This year, Jesi and I worked with the Dromgoole’s for the show. We had six tables and two large ink displays. We were allowed to bring in our ink racks on Thursday night but couldn’t set up until Friday morning. Due to the early admission of VIP pass holders, we were not completely set up when people were allowed in. I think they were a bit lax about the rules about when the VIPs were allowed in which was frustrating for vendors, particularly on Friday morning since many of us were knee deep in boxes when people started to swarm. In the future, on Friday particularly, if vendors cannot set up on Thursday night, we need the full three hours to set up.
Other than stressing out over the set up time, Friday was a really good day. Like many pen shows, Fridays tend to be the die hard pen enthusiasts. They are the people who travelled some distance to attend the show or folks who took the day off from work specifically to attend the show. As a result, many people on Friday know exactly what they are looking for and what they want. Often times, its just to see or touch something they have seen online. For others, its their chance to get an early appointment with a nib grinder or first dibs on a small maker’s one-of-a-kind pens. For Jesi and I, it’s the ink lovers who want to make sure they have first dibs on a coveted ink and extra time to peruse the giant ink swatch tome that we bring with us.
By the time the show closed at 6pm on Friday, Jesi and I were exhausted and could barely drag ourselves across the street for a bite to eat before collapsing back into bed so we were rested and ready for Saturday.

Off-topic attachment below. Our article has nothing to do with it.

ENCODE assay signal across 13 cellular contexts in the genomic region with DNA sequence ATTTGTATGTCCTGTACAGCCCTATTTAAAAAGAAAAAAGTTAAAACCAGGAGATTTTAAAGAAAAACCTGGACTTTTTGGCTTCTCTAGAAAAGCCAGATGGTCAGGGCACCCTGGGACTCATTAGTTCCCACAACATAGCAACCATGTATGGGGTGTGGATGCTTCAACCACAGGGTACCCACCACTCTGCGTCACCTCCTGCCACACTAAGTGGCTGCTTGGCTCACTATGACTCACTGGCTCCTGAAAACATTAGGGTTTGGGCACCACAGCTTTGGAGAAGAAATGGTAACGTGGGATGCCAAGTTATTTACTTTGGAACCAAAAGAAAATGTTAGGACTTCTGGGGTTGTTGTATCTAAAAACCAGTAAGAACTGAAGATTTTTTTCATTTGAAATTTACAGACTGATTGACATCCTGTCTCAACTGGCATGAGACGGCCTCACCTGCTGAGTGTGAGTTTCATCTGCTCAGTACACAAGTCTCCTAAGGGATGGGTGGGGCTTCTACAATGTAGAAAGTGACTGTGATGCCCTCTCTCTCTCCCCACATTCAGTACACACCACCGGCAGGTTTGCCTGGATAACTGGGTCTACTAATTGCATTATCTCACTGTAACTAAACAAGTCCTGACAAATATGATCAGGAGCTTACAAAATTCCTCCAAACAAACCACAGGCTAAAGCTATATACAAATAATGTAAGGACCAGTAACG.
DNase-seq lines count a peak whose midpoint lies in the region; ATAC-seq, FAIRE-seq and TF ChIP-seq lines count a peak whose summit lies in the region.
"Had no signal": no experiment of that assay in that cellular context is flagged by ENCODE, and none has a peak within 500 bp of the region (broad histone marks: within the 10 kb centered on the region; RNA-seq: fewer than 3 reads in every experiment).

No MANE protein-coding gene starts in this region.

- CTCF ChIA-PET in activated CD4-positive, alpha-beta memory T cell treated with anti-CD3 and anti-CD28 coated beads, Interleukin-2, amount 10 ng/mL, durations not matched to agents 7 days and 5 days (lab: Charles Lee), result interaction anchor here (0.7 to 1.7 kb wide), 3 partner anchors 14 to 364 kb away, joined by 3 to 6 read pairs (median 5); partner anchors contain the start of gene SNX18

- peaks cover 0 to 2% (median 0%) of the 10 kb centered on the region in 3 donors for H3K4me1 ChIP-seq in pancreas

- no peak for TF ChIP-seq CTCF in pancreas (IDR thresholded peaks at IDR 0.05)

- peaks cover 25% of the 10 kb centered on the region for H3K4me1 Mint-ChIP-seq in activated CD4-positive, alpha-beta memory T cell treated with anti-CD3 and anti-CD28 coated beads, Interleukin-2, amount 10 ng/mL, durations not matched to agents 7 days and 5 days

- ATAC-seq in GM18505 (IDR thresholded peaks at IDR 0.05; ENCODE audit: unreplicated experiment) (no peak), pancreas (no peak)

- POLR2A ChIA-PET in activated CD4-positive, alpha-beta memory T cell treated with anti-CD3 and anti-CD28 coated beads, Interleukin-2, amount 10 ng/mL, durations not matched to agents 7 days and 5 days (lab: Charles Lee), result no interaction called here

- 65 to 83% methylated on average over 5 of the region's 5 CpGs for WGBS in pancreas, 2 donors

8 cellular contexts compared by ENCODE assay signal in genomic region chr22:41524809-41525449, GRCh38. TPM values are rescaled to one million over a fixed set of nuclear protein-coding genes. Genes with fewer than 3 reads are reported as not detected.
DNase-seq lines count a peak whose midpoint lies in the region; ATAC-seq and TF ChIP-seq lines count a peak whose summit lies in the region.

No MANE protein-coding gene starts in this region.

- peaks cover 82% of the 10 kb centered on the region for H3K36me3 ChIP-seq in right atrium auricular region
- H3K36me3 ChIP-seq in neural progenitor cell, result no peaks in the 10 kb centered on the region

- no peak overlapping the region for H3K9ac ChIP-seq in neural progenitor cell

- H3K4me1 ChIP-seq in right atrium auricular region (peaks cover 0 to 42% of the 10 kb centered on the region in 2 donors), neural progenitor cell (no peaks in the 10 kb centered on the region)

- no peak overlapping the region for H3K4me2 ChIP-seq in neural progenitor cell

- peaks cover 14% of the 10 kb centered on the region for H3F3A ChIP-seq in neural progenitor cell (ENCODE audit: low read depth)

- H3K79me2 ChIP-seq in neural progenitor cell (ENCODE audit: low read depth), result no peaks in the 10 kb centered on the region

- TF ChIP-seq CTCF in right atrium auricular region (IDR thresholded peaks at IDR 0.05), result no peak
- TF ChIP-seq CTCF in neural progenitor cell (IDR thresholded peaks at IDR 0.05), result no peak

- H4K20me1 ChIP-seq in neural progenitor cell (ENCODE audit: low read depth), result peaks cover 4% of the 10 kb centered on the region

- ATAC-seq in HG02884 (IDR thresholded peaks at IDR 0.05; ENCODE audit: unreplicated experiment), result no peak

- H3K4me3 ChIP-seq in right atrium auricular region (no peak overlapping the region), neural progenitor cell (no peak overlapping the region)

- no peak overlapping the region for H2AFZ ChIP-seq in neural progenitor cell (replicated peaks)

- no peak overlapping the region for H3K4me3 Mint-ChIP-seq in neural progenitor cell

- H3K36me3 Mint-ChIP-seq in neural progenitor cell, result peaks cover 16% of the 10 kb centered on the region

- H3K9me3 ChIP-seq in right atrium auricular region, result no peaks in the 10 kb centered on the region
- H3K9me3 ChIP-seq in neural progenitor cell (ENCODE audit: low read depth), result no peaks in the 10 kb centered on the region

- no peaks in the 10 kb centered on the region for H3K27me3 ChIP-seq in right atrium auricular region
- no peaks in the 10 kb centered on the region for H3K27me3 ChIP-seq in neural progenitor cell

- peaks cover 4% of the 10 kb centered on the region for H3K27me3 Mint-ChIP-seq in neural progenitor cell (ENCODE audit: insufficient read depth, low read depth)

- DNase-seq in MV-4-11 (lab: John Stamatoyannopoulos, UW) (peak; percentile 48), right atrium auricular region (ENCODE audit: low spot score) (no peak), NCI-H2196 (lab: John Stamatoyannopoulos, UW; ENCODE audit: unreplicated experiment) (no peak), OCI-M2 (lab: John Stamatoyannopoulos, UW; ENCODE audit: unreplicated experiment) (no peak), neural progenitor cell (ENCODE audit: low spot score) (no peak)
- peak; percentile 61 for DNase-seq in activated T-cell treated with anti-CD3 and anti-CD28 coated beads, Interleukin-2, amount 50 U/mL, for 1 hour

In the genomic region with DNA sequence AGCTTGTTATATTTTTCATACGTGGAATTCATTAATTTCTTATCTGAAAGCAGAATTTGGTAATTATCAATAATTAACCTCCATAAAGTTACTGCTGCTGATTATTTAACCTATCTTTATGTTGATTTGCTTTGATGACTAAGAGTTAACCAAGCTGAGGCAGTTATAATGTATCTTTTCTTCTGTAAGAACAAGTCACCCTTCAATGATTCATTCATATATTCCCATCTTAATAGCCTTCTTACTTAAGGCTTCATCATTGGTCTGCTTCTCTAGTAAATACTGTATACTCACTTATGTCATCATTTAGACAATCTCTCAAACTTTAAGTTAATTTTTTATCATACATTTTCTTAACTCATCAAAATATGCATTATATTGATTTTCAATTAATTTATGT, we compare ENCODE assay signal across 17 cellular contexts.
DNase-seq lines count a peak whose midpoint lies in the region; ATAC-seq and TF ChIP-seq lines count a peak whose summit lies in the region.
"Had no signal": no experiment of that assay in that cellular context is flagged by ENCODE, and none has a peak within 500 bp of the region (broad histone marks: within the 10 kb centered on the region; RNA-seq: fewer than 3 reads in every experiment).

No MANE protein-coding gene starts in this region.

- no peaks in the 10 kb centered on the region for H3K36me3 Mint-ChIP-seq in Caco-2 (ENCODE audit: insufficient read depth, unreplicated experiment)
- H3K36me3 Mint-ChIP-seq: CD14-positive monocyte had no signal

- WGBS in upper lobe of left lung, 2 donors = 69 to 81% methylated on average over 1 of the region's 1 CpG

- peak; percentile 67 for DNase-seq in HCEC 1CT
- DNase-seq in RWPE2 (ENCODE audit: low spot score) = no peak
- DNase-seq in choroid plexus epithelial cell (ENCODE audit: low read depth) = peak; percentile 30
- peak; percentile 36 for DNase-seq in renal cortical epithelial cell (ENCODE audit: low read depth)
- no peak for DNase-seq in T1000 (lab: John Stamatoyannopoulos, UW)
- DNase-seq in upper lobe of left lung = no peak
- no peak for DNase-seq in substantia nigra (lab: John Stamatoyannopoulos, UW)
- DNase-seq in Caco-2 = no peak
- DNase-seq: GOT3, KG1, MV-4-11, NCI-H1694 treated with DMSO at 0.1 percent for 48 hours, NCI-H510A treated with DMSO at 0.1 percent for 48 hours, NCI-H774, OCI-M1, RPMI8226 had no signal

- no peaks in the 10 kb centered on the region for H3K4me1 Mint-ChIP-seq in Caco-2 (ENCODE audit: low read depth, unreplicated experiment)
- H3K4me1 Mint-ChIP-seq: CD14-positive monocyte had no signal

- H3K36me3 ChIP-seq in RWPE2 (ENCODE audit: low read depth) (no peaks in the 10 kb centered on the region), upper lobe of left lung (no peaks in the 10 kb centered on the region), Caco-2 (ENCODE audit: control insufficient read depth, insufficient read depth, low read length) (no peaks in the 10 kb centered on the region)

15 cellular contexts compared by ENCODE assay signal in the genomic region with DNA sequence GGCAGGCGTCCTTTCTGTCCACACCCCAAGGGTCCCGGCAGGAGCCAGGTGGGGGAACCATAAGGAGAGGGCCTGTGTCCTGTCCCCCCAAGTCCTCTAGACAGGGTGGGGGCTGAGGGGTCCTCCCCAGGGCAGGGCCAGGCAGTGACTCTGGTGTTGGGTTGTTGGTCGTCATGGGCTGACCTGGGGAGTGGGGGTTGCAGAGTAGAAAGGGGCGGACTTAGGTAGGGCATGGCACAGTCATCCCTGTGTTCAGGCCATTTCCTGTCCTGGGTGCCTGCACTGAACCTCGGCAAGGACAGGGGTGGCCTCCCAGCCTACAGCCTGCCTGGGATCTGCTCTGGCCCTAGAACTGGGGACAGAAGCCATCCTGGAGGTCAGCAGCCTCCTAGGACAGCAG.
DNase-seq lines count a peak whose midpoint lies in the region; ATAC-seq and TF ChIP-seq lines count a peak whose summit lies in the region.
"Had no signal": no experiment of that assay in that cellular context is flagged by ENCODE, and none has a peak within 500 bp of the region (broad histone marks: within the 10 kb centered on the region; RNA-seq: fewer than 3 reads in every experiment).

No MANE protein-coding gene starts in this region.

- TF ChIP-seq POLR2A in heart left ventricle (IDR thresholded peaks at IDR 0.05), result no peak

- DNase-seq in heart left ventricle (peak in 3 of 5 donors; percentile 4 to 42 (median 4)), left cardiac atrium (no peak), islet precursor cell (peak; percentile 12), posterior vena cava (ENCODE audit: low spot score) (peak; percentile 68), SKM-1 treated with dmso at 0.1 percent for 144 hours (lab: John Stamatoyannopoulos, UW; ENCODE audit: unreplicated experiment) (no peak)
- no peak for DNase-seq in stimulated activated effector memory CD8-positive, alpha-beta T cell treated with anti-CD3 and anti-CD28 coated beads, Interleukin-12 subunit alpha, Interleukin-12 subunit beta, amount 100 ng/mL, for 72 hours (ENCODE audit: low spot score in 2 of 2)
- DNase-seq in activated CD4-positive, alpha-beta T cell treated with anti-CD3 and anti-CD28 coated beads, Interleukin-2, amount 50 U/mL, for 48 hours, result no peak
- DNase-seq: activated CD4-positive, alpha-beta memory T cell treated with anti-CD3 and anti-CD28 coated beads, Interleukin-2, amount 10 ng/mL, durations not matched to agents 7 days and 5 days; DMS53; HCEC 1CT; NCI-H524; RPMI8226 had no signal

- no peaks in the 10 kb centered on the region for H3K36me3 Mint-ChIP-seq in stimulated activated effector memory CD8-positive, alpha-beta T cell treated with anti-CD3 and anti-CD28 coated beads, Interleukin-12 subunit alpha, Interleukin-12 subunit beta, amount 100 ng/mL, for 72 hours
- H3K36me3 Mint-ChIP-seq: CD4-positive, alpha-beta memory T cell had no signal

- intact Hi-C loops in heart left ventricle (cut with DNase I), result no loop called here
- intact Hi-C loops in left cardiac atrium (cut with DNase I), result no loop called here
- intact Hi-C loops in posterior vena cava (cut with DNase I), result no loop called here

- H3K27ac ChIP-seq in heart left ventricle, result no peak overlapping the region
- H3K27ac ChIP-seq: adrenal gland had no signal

Jesi and I have jokingly embraced “Stripey Saturday” after we coincidentally wore matching dresses at one show last year. So now, we just plan for it.
Saturday was an absolute blur. Sooooo many people! We worked hard to sell lots of ink, paper, and pens. There were many happy faces leaving the Dromgoole’s table with smiles. I think we were pretty successful.
By Sunday, particularly first thing in the morning, there is time for us to wonder around and even make a few purchases. I get to see other folks’ tables and get a better sense of the show as a whole.
Once everything was packed up Sunday evening, we were taken to dinner by our very favorite LA hostesses, Kim and Diane. We went to Din Tai Fung, an amazing Taiwanese Dim Sum restaurant that just happens to be in the mall across from the hotel. We were too busy eating to get photos of the epic amounts of food we ate but I highly recommend making a reservation if you plan on being at the show next year.
Overall, the California Pen Show is quickly moving up in my favorite pen show list. If you have been considering attending this show, it’s worth the trip.
As you’ve seen, Ana and I have tumbled headlong into the world of journaling. So I was tickled to see an item in Austin Kleon’s Friday Newsletter giving me a whole new perspective!
Austin referenced an article about the Zibaldone, a type of commonplace book that dates back to the 13th century. (Zibaldone is the Italian word for “heap of things”). If you ever wanted to see the inner minds and stream of consciousness of folks like Walt Whitman or Lewis Carroll or Thomas Jefferson, the article above shows fabulous shots of their books. A zibaldone was sort of a 14th century tumblr?
If you’ve been into stationery for awhile, you start talking about paper in gsm. Most folks learned about gsm from Tomoe River and it’s paper weight is a light, delicate 52gsm and 68gsm respectively. Non-Tomoe River paper weights that are suitable for fountain pens or making art are often 80gsm or 100gsm.
I stumbled across two notebooks with paper weights at 120gsm and a whopping 160gsm, I had to try them.
The only other papers of such heavy weight in gsm, is the Stillman & Birn line of art drawing papers.